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Open source

Best practices

Grafana Loki is under active development, and we are constantly working to improve performance. But here are some of the most current best practices for labels that will give you the best experience with Loki.

Static labels are good

Things like, host, application, and environment are great labels. They will be fixed for a given system/app and have bounded values. Use static labels to make it easier to query your logs in a logical sense (e.g. show me all the logs for a given application and specific environment, or show me all the logs for all the apps on a specific host).

Use dynamic labels sparingly

Too many label value combinations leads to too many streams. The penalties for that in Loki are a large index and small chunks in the store, which in turn can actually reduce performance.

To avoid those issues, don’t add a label for something until you know you need it! Use filter expressions (|= "text", |~ "regex", …) and brute force those logs. It works – and it’s fast.

From early on, we have set a label dynamically using Promtail pipelines for level. This seemed intuitive for us as we often wanted to only show logs for level="error"; however, we are re-evaluating this now as writing a query. {app="loki"} |= "level=error" is proving to be just as fast for many of our applications as {app="loki",level="error"}.

This may seem surprising, but if applications have medium to low volume, that label causes one application’s logs to be split into up to five streams, which means 5x chunks being stored. And loading chunks has an overhead associated with it. Imagine now if that query were {app="loki",level!="debug"}. That would have to load way more chunks than {app="loki"} != "level=debug".

Above, we mentioned not to add labels until you need them, so when would you need labels?? A little farther down is a section on chunk_target_size. If you set this to 1MB (which is reasonable), this will try to cut chunks at 1MB compressed size, which is about 5MB-ish of uncompressed logs (might be as much as 10MB depending on compression). If your logs have sufficient volume to write 5MB in less time than max_chunk_age, or many chunks in that timeframe, you might want to consider splitting it into separate streams with a dynamic label.

What you want to avoid is splitting a log file into streams, which result in chunks getting flushed because the stream is idle or hits the max age before being full. As of Loki 1.4.0, there is a metric which can help you understand why chunks are flushed sum by (reason) (rate(loki_ingester_chunks_flushed_total{cluster="dev"}[1m])).

It’s not critical that every chunk be full when flushed, but it will improve many aspects of operation. As such, our current guidance here is to avoid dynamic labels as much as possible and instead favor filter expressions. For example, don’t add a level dynamic label, just |= "level=debug" instead.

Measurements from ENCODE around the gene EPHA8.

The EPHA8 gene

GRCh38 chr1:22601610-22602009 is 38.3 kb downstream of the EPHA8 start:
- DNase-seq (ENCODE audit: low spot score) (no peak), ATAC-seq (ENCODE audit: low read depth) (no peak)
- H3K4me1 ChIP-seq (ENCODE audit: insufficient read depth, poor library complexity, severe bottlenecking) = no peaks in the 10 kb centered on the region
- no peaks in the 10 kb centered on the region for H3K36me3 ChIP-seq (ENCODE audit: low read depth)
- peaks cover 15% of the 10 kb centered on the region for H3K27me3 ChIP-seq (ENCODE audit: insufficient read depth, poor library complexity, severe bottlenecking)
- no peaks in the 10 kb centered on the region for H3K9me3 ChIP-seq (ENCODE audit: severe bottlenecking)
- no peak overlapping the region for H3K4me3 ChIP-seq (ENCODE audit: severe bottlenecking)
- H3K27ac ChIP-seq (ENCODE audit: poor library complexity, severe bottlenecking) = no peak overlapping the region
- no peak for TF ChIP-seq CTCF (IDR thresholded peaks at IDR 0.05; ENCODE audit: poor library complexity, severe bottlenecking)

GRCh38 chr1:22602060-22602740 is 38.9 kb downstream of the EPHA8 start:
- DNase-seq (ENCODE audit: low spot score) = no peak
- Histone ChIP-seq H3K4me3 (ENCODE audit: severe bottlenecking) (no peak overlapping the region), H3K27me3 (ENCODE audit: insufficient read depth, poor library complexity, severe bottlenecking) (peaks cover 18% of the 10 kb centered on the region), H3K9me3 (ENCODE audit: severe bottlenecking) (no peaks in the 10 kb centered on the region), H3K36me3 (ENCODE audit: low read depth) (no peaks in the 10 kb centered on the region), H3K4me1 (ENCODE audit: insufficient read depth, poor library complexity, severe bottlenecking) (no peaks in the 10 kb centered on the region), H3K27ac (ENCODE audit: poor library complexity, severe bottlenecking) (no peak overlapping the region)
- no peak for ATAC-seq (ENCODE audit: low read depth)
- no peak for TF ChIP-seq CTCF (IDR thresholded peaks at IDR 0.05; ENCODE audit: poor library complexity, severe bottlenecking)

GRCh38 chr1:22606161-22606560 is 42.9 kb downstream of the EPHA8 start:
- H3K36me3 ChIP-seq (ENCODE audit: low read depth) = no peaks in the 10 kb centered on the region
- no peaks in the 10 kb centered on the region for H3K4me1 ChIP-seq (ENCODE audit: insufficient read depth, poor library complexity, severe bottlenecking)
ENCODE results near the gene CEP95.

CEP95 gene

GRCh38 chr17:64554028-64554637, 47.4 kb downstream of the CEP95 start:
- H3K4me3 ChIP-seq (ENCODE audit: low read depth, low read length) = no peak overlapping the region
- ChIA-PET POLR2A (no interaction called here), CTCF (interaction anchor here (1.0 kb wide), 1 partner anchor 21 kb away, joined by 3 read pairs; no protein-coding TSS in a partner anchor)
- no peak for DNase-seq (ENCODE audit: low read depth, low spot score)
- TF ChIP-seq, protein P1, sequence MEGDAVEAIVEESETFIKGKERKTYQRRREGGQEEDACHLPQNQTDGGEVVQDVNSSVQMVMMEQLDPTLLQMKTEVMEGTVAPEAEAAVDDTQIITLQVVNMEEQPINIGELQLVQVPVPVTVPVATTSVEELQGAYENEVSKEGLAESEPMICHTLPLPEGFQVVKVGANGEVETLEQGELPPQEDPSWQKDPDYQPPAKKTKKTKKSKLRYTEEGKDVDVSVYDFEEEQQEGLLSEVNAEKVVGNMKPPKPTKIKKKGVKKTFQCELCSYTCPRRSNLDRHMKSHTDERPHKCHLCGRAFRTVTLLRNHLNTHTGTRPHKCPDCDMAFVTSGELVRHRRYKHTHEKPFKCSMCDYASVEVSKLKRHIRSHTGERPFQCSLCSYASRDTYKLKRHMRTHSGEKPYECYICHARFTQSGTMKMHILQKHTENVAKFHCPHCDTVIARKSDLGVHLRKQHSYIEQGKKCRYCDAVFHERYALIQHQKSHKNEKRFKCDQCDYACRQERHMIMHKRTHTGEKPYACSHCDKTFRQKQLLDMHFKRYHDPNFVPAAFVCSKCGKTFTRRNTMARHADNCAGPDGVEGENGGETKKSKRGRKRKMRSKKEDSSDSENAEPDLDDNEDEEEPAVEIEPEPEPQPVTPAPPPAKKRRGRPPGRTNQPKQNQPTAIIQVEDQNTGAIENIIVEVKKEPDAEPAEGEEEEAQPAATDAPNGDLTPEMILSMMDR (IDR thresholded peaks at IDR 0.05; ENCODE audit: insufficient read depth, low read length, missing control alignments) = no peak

Label values must always be bounded

If you are dynamically setting labels, never use a label which can have unbounded or infinite values. This will always result in big problems for Loki.

Try to keep values bounded to as small a set as possible. We don’t have perfect guidance as to what Loki can handle, but think single digits, or maybe 10’s of values for a dynamic label. This is less critical for static labels. For example, if you have 1,000 hosts in your environment it’s going to be just fine to have a host label with 1,000 values.

Be aware of dynamic labels applied by clients

Loki has several client options: Promtail (which also supports systemd journal ingestion and TCP-based syslog ingestion), Fluentd, Fluent Bit, a Docker plugin, and more!

Each of these come with ways to configure what labels are applied to create log streams. But be aware of what dynamic labels might be applied. Use the Loki series API to get an idea of what your log streams look like and see if there might be ways to reduce streams and cardinality. Series information can be queried through the Series API, or you can use logcli.

In Loki 1.6.0 and newer the logcli series command added the --analyze-labels flag specifically for debugging high cardinality labels:

Total Streams:  25017
Unique Labels:  8

Label Name  Unique Values  Found In Streams
requestId   24653          24979
logStream   1194           25016
logGroup    140            25016
accountId   13             25016
logger      1              25017
source      1              25016
transport   1              25017
format      1              25017